The Asama-Sansō incident (あさま山荘事件, Asama sansō jiken?) was a hostage crisis and police siege in a mountain lodge near Karuizawa, Nagano prefecture, Japan that lasted from February 19, 1972 to February 28, 1972. The police rescue operation on the final day of the standoff was the first marathon live television broadcast in Japan, lasting 10 hours and 40 minutes.
The incident began when five members of the United Red Army (URA), following a bloody purge that left 14 members of the group plus one bystander dead, broke into a holiday lodge below Mount Asama, taking the wife of the lodge-keeper as a hostage. A standoff between police and the URA radicals took place, lasting ten days. The lodge was a natural fortress, solidly constructed of thick concrete on a steep hillside with only one entrance, which, along with their guns, enabled the hostage-takers to keep police at a distance.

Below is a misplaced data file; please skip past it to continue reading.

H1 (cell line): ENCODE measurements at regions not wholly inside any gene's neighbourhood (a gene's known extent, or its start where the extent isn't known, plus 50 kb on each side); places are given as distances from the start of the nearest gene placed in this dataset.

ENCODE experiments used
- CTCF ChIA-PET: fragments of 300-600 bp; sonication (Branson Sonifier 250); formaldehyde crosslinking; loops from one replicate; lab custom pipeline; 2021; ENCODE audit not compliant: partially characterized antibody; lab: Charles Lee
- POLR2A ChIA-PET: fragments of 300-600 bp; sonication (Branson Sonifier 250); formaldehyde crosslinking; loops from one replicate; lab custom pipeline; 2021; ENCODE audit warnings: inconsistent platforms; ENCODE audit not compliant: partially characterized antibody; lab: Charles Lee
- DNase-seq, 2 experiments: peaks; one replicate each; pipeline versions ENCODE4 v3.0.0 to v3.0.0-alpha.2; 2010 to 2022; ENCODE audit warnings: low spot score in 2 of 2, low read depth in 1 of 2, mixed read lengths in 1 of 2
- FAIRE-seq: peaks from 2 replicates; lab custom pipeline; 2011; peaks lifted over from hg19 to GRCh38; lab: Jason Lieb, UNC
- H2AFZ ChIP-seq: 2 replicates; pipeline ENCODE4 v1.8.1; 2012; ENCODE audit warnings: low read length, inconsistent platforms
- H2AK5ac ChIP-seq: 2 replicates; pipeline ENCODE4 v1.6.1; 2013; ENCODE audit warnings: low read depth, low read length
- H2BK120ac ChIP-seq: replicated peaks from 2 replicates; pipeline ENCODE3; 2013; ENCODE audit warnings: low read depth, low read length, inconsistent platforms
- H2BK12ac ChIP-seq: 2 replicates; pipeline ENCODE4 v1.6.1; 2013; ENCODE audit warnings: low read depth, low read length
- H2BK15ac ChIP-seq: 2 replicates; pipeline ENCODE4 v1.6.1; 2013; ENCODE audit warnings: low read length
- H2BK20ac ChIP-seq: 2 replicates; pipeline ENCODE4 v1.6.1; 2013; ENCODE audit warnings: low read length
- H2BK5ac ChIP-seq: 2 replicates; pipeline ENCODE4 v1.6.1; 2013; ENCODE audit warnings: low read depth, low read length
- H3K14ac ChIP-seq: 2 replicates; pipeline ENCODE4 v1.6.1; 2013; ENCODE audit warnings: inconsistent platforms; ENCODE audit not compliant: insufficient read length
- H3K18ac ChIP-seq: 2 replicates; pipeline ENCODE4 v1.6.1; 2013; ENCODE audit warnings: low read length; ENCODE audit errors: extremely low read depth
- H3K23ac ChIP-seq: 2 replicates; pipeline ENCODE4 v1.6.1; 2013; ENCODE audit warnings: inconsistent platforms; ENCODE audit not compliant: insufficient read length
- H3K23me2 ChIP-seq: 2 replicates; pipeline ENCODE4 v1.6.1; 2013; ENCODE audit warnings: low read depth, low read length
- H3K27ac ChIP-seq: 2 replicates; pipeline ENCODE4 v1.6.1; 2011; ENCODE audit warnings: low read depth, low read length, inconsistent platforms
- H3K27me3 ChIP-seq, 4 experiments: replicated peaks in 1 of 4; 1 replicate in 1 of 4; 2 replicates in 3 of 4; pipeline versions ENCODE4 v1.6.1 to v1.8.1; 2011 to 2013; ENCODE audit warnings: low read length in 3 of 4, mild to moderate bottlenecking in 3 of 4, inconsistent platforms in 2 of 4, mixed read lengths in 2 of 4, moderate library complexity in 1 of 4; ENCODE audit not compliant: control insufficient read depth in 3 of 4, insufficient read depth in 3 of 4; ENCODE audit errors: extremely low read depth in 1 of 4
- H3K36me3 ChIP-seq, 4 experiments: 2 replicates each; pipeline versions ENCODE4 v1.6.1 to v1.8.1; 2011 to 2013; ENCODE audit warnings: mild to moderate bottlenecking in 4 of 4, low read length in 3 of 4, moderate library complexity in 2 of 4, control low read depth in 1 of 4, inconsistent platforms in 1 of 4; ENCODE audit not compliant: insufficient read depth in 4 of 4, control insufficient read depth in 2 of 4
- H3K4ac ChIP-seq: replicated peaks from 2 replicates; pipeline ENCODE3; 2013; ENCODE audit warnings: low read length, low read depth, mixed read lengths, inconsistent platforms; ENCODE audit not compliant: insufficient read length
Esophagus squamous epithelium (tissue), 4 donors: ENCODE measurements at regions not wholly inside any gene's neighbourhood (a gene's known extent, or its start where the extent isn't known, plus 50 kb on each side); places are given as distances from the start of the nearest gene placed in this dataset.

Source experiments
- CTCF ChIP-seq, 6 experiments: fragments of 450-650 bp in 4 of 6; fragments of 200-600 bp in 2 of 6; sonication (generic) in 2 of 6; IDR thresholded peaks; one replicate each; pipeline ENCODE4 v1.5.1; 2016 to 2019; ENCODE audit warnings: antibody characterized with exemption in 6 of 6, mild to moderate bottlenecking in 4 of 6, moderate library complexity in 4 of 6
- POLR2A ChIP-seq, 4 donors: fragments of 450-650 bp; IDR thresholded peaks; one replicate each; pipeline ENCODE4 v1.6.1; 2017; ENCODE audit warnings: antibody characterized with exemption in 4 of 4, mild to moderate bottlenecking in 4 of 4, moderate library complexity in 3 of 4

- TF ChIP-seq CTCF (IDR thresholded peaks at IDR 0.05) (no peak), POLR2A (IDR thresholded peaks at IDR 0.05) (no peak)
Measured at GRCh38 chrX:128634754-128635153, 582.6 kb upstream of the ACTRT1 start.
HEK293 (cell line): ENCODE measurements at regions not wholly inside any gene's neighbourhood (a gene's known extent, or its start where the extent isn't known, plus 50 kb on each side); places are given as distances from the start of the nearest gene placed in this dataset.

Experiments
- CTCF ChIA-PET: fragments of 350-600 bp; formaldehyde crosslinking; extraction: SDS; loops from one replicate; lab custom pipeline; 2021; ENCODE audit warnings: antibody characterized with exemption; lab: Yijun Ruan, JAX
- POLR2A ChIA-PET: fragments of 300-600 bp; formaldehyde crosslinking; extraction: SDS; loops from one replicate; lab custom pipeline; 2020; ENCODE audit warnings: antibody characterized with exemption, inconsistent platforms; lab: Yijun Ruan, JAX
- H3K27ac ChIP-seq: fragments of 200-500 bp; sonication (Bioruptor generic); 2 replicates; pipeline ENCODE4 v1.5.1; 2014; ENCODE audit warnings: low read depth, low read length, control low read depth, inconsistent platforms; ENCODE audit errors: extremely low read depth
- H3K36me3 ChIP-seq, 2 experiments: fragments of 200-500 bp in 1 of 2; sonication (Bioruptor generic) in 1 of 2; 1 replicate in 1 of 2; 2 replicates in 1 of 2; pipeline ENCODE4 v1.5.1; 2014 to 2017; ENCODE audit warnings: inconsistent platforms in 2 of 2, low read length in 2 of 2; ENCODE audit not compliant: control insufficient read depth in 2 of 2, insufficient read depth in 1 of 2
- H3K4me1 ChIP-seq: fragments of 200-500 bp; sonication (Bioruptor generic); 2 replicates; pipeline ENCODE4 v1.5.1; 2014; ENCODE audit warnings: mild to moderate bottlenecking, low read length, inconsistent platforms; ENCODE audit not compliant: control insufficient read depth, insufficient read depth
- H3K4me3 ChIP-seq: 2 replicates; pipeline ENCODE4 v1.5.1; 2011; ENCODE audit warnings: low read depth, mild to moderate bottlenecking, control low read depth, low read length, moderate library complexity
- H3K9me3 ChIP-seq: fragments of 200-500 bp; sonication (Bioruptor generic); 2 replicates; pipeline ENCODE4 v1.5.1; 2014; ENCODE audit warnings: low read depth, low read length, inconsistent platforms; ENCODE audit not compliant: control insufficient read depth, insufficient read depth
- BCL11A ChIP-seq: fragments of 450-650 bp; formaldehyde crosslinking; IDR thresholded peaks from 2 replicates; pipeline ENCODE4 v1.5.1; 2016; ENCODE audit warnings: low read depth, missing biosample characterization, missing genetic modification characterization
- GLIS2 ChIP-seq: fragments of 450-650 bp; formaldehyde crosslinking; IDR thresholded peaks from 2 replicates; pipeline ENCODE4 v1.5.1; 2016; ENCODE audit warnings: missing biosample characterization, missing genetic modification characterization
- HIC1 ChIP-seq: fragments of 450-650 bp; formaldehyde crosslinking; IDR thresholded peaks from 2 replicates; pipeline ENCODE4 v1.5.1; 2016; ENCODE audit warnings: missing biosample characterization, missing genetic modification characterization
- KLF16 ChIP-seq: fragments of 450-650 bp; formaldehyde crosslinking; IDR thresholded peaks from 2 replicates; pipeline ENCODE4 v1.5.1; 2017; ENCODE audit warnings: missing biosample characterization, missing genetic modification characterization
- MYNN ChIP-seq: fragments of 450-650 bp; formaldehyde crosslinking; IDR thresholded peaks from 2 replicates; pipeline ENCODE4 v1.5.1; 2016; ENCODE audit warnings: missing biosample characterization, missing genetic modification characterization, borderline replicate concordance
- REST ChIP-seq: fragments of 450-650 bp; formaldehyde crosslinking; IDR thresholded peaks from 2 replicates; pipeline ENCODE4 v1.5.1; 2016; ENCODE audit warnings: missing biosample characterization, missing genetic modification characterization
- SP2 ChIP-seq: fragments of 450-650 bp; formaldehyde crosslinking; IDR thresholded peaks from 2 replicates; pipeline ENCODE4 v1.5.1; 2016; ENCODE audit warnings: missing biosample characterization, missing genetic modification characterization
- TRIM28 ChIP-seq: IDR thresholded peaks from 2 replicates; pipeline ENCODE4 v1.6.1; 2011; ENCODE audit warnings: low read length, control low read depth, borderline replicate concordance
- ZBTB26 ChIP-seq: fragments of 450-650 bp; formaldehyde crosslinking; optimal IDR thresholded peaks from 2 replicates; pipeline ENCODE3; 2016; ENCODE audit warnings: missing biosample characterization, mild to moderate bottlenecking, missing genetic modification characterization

On February 28, the police stormed the lodge. Two police officers were killed in the assault, but the hostage was rescued and the URA radicals were taken into custody. The incident contributed to a decline in popularity of leftist movements in Japan.
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... The incident, along with the Lod Airport massacre which occurred several months later, and several hijackings, contributed to an intense social backlash among the ... After the incident, the leftist movement in Japan greatly decreased in numbers and enjoyed much less popular support ... A 2007 film by Kōji Wakamatsu about the incident titled Jitsuroku rengô sekigun Asama sansô e no michi (United Red Army - The Path to Asama Mountain Lodge) won the Japanese Eyes Best ...
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